Here is what this op-ed said: "The rejection of science seems to be part of a politically monolithic red-state fundamentalism. It's textbook evidence of unyielding ignorance on the part of the religious. and one fundamentalist slogan puts it 'the Bible says it, I believe it, and the settles it.' But evangelical Christianity need not be defined by the simplistic theology, cultural isolationism, and stubborn anti-intellectualism that most Republican candidates have embraced.  Like other evangelicals we accept the centrality of faith in Jesus and look to the Bible as our sacred book though we find it hard to recognize our religious tradition in the mainstream evangelical conversation.  Evangelicalism at its best seeks a biblical-grounded expression of Christianity that is intellectual engaged, humble, and forward-looking. In contrast, fundamentalism is literalistic, over-confident, and reactionary. Fundamentalist appeals to evangelicals who have become convinced that their country has been overrun by a vast secular conspiracy.  Denial is the simplest and most attractive response to change. They have been scarred by the elimination of prayer in schools, the remove of the nativity scenes from public places, the increasing legitimacy of abortion and homosexuality, the persistence of pornography and drug abuse, the acceptance of other religion and of atheism.  In response many evangelicals created what amounts to a parallel culture nurtured by church, Sunday school, summer camps, colleges, as well as publishing houses, and broadcast networks." (And then he names some of them).  These are charismatic leaders and they project a winsome personal testimony as brothers in Christ, there audiences number in the tens of millions, they pepper their presentations with so many Bible verses that their messages appear to be straight out of scripture.  To many they seem like prophets, anointed by God. But, in fact, their rejection of knowledge amounts to what evangelical historian Mark Noll (who by the way is a professor at Wheaton College) in his 1994 book The Scandal of the Evangelical Mind described as an intellectual disaster. calling evangelicals to repent of their neglect of the mind.  There are signs of change within the evangelical world. Tensions have emerged between those who deny secular knowledge and those who have kept up with it and integrated it with their faith." (Did you get that? The faith they believe and preach and embrace is not a biblically-mandated faith but one that has been ameliorated, has been infiltrated with unregenerate intellectualism, and their faith has accommodated the embrace of anti-biblical concepts.  There faith is a Christianity that doesn't come out of the Bible alone, but out of the infusion with the Bible of anti-biblical intellectualism.)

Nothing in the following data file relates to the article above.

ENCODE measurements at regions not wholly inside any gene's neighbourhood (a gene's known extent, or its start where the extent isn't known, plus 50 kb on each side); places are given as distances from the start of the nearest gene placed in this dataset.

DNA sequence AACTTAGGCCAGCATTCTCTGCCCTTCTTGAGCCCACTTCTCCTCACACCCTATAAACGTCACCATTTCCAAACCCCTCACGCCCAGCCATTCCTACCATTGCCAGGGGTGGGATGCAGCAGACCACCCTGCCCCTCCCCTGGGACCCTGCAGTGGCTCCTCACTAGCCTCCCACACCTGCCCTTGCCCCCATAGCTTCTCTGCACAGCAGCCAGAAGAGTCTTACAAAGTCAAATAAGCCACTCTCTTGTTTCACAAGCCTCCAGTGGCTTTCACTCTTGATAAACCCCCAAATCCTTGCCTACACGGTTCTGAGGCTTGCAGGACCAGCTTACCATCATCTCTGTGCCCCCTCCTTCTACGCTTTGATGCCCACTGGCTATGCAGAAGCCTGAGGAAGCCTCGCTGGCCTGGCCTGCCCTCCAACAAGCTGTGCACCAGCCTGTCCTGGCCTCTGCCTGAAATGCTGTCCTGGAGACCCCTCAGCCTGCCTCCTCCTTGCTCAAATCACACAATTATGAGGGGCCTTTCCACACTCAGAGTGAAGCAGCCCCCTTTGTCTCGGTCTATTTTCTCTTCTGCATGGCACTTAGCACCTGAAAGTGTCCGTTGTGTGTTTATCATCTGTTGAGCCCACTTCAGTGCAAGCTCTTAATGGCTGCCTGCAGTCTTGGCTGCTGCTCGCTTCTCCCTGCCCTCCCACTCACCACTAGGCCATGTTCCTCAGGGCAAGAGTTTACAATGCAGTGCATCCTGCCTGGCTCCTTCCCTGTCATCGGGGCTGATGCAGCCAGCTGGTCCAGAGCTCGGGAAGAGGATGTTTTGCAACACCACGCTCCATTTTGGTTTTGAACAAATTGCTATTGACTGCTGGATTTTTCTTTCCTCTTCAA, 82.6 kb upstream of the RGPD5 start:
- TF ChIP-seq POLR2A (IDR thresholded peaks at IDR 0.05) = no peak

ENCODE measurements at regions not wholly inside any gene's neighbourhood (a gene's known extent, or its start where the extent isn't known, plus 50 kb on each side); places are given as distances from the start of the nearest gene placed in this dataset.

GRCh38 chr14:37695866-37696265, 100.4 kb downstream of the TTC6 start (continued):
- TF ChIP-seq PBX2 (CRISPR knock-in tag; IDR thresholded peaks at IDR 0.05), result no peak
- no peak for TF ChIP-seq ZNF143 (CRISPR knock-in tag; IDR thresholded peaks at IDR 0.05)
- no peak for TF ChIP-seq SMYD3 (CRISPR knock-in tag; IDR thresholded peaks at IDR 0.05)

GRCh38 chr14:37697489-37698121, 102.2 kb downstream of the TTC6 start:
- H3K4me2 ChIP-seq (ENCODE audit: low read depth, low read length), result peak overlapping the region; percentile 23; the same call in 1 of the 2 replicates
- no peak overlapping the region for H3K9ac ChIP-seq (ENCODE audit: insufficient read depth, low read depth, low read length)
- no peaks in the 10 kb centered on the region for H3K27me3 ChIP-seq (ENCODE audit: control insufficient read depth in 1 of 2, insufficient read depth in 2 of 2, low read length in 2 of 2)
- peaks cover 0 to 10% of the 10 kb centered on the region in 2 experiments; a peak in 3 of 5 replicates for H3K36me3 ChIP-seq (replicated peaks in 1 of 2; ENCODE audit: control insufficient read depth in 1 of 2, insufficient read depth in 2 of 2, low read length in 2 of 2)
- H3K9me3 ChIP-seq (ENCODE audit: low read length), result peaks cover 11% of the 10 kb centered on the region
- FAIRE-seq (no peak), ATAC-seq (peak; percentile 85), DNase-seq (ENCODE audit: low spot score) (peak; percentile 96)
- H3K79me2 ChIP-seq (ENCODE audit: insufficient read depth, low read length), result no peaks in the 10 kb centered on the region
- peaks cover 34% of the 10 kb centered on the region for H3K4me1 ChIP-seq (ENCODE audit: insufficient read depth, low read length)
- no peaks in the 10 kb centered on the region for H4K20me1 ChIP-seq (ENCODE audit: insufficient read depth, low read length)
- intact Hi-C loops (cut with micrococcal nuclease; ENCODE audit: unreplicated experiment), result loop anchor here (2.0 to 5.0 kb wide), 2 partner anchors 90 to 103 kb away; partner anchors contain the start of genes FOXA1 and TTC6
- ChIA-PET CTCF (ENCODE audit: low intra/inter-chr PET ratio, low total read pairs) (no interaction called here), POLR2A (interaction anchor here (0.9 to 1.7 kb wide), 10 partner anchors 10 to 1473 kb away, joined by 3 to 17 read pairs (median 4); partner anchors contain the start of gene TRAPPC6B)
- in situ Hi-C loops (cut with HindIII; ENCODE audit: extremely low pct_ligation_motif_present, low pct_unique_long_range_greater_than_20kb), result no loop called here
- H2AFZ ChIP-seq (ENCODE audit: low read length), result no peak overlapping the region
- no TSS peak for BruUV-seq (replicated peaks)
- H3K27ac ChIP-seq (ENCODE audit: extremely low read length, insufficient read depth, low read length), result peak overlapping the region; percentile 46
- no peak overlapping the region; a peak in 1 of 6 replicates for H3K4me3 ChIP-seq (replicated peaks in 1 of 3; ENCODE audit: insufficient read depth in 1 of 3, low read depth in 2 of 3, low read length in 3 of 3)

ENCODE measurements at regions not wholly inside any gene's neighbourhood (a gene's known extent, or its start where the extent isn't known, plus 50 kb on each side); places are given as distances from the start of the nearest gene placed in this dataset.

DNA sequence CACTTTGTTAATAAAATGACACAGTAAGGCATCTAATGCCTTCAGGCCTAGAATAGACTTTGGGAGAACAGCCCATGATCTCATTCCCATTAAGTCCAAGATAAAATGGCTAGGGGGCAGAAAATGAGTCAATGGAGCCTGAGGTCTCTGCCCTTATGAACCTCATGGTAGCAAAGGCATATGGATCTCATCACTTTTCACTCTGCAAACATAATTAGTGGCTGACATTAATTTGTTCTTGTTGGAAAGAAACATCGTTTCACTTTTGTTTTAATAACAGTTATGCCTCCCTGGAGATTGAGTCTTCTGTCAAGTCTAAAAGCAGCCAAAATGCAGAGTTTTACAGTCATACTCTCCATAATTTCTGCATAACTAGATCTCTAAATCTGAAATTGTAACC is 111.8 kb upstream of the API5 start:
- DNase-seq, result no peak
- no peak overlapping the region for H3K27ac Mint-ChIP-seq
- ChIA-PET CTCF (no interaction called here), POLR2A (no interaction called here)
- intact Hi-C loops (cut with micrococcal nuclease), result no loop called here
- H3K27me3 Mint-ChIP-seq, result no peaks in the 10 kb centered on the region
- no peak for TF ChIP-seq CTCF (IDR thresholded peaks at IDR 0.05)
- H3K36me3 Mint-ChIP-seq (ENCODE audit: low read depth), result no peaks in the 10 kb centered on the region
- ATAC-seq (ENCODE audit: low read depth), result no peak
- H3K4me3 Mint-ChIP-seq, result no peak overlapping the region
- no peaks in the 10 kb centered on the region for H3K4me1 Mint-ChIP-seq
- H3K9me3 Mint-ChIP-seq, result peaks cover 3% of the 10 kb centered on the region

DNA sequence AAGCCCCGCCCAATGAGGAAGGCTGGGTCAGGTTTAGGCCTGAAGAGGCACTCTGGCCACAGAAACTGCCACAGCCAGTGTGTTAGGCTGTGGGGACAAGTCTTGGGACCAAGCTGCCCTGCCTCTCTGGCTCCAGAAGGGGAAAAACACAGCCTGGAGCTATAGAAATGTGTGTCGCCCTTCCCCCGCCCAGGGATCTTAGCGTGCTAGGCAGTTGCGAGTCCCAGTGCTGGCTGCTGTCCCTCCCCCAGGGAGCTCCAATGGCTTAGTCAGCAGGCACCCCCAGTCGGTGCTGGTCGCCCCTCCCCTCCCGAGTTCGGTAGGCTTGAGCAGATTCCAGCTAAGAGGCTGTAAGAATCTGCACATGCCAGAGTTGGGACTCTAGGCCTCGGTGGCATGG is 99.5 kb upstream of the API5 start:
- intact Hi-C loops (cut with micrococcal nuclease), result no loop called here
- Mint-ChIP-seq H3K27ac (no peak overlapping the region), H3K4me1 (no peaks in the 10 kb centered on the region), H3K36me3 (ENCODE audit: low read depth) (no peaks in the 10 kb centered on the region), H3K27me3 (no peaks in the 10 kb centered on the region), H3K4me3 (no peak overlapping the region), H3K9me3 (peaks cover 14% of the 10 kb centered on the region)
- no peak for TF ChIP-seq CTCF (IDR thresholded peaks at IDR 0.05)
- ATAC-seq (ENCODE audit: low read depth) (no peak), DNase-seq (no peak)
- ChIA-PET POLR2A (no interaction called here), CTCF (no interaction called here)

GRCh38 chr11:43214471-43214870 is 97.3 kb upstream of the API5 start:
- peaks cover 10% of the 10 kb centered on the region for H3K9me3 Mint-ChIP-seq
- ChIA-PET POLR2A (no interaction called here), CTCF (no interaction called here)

I continue: "Almost evangelical colleges employee faculty members with degrees from major research universities, a conduit for knowledge from the larger world.  We find students arriving on campus tired of the culture-war approach to faith in which they were raised, more interested in promoting social justice than opposing gay marriage.  They recognize that the Bible does not condemn evolution.  It says next to nothing about gay marriage.  They understand that Christian theology can incorporate Darwin's insights and flourish in a pluralistic society."